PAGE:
- The Washington Times - Monday, June 10, 2002

Many American college faculties want to react to the war on terror as a replay of the Vietnam War. Unfortunately for these Blame America Firsters, circumstances are different. This war threatens all 284 million Americans, not just soldiers in Southeast Asia 8,000 miles away. This war angers and unifies Americans; the Vietnam War depressed and divided them. Students overwhelmingly and enthusiastically support the war on terror. During Vietnam, by contrast, students were divided. This war is not ambiguous like Vietnam; it is clear-cut. Ninety-Two percent of the American people support the war on terror. This war transforms even the liberal voters of New York City into gung-ho war hawks.
But most American college professors refuse to join their fellow citizens' support of the war on terror. Some professors come out of the closet and openly admit their hatred for America and President Bush. Noam Chomsky of MIT, who defended both Ho Chi Minh and Pol Pot during the Vietnam War, proclaims, "What the U.S. calls counter-terrorism is terrorism by another name." Barbara Foley of Rutgers University knows why the al Qaeda terrorists attacked America: "Whatever its [September 11 terrorist attack] proximate cause, its ultimate cause is the fascism of U.S. foreign policy over the past many decades." University of New Mexico Professor Richard Berthold blithely told his freshman students the day of the attack, "Anyone who can blow up the Pentagon gets my vote." Haunani-Kay Trask of the University of Hawaii asks, "Why should we support the United States, whose hands are soaked with blood?"
Unlike Mr. Trask, most American professors were too timid to turn openly against their own country when patriotism was popular. Two-thirds of students were donating blood, money or time towards September 11 relief efforts Many were also displaying the Stars and Stripes on their lapels, dorm rooms and cars. So most college faculty adopted a "moral equivalence" position toward the war on terror: The United States is no better, or perhaps a bit worse, than its radical Muslim terrorist enemies. We must "try to understand" the grievances of the al Qaeda terrorists. We must also refrain from enthusiastically supporting the war.
Strobe Talbott, Yale professor and Bill Clinton's deputy secretary of state, urged us to understand the grievances of al Qaeda's terrorists: "It is from the desperate, angry and bereaved that these suicide pilots came." Mr. Talbott, who bore some blame for September 11, completely ignored the desperation, anger and bereavement of Americans who lost family and friends because of the suicide pilots' attacks. Like Mr. Talbott, Princeton's Richard Falk called for understanding the terrorists, not punishing them: "There needs to be an understanding of why this kind of suicidal violence could be undertaken against our country."
"Moral equivalence" professors did not just call for understanding the terrorists. They also demanded Americans eschew the war on terror.
Eric Foner, Columbia University historian, worried about war fever in Washington, "I'm not sure which is more frightening: the horror that engulfed New York City or the apocalyptic rhetoric emanating daily from the White House." Kevin Lourie of Brown University decided America must cease being warlike: "[T]his war can end only to the extent that we relinquish our role as world leader, overhaul our lifestyle and achieve political neutrality." Mr. Foner, Miss Lourie and the many faculties agreeing with them deny America's duty to defend itself against terrorist attack. They seem to think the United States must act as a punching bag for the Third World's hatreds and frustrations.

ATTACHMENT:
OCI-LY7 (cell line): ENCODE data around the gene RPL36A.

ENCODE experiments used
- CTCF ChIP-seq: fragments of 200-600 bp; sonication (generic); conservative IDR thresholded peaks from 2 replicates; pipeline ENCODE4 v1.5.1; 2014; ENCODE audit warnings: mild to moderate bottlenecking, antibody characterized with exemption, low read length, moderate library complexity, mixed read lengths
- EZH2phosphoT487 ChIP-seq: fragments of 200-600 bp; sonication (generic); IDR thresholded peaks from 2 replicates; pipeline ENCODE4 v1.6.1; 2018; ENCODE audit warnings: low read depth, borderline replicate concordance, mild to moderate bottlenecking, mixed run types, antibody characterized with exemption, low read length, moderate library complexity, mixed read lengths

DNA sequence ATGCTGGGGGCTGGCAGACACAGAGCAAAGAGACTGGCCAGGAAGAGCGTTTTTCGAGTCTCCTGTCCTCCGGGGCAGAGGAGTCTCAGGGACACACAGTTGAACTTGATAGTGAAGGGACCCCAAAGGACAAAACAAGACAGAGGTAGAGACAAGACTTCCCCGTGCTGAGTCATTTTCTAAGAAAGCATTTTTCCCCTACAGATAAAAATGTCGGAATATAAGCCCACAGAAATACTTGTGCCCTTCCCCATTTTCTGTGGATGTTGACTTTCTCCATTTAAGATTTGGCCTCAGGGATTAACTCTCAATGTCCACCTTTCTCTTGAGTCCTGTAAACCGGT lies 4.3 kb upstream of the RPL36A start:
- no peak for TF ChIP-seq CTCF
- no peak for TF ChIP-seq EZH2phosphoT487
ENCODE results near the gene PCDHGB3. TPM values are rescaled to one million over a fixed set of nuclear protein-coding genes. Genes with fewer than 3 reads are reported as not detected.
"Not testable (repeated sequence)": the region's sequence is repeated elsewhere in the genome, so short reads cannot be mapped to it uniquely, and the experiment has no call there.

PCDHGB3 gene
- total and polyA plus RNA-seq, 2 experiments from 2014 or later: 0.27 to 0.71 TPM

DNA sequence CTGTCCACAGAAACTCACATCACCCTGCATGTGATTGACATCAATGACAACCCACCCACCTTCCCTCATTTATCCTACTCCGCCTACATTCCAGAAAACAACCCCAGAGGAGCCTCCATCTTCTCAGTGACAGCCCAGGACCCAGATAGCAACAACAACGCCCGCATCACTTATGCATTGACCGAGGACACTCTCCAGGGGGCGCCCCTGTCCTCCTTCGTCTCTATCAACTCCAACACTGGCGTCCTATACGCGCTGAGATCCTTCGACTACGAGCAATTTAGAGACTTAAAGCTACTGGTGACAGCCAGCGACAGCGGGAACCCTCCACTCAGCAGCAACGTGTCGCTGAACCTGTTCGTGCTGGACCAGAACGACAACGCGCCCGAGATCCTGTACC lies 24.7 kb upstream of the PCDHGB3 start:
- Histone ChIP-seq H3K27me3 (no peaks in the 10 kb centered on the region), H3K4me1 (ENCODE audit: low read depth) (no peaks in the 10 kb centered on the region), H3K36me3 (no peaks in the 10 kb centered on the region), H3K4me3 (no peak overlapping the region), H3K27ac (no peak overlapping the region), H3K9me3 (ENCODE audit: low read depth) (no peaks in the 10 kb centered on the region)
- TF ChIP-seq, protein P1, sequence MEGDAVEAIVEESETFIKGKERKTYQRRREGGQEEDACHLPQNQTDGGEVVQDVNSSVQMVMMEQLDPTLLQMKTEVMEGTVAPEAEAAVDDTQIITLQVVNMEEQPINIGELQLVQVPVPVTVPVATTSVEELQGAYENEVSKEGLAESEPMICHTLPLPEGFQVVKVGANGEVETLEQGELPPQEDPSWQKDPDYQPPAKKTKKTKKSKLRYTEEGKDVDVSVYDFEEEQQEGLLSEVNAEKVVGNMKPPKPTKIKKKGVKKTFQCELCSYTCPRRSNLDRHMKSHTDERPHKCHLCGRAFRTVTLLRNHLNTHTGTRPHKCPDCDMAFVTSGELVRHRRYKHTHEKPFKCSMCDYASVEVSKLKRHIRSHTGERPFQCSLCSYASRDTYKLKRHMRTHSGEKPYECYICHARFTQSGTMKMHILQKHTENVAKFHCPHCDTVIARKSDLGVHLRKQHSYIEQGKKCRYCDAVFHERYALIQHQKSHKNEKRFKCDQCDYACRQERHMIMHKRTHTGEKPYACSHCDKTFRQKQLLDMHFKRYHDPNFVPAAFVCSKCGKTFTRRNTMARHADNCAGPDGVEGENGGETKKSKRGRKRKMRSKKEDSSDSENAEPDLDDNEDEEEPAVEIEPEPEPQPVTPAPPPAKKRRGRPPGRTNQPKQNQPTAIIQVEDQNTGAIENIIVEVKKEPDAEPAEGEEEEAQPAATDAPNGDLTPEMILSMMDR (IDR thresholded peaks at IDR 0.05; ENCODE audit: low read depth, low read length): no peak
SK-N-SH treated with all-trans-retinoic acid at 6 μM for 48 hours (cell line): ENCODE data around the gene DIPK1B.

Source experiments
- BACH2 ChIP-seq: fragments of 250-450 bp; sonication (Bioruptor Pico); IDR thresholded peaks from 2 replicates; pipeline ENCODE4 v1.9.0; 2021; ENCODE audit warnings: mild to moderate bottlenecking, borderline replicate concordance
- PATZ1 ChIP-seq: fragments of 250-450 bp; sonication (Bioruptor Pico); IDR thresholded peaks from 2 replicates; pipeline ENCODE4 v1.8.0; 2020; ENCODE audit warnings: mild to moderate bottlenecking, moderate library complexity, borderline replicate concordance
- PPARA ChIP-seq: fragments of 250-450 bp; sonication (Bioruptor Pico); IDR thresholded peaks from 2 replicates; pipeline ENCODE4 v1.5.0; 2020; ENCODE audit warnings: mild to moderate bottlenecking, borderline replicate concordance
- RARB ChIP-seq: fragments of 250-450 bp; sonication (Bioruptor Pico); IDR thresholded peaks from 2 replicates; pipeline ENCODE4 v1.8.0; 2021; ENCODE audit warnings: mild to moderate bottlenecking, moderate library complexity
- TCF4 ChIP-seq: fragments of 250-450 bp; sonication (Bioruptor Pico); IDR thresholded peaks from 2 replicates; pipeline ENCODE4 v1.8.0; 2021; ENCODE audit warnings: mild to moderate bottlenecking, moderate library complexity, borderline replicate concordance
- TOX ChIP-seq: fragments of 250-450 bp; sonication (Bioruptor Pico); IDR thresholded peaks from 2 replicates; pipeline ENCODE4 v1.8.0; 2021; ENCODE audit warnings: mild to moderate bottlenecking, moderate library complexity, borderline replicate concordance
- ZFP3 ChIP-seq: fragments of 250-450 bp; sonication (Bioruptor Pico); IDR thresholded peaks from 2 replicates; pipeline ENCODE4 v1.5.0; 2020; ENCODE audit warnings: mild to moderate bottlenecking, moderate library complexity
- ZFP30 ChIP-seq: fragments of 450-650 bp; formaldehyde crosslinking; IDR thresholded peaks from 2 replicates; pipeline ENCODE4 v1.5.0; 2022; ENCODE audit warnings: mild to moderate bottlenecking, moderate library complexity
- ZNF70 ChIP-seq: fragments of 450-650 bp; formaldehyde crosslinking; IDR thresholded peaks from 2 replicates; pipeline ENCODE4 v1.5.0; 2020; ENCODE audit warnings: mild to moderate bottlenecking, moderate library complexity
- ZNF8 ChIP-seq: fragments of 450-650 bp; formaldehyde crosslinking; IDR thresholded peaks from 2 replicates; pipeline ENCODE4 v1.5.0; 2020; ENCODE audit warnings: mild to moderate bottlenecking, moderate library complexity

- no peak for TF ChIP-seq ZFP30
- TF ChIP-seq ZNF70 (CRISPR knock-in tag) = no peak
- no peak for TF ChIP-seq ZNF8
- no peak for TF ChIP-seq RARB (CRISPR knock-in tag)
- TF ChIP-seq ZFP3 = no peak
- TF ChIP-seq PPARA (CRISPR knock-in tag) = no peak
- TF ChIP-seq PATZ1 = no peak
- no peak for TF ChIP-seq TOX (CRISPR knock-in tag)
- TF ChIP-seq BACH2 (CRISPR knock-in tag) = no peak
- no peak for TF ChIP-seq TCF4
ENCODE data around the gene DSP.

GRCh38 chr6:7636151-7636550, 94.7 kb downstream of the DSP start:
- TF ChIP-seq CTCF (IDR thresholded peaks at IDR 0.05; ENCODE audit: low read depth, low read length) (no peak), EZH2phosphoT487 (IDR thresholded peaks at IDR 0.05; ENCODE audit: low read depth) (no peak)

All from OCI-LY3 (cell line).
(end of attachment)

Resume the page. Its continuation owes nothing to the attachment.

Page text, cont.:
Fortunately, a few college professors do love their country enough to support the war on terror. The National Association of Scholars, NAS and the American Council of Trustees and Alumni (ACTA) are organizations comprised of traditionalist college faculty. They both announced their firm support for the war on terror. Two Princeton professors, liberal Sean Wilentz and conservative Robert P. George, are usually opposed on political issues. Yet they both joined to publicly justify the war on terror. Mr. Wilentz, who had publicly denounced George W. Bush as an illegitimately elected president, eloquently changed his tune after September 11: "This is the kind of event that unites Americans across generations. All our divisions are put aside. I think we all have a common horror at what occurred." Mr. George joined with 60 academics of all political persuasions to sign a public ad, "What We're Fighting For," that ran in The Washington Post and the New York Times.
Another patriotic professor, Elizabeth Cobbs Hoffman of San Diego State, understood exactly what the duty of a college teacher is: "As teachers, we urge youth to learn from the country's errors, but offer few lessons from what it has done right … America is more than the sum of its problems. Some of the nation's intellectuals may have been lacking this perspective on September 11, but it's a precious piece of wisdom we can take away from Ground Zero."

David N. Bossie is president of Citizens United Foundation.


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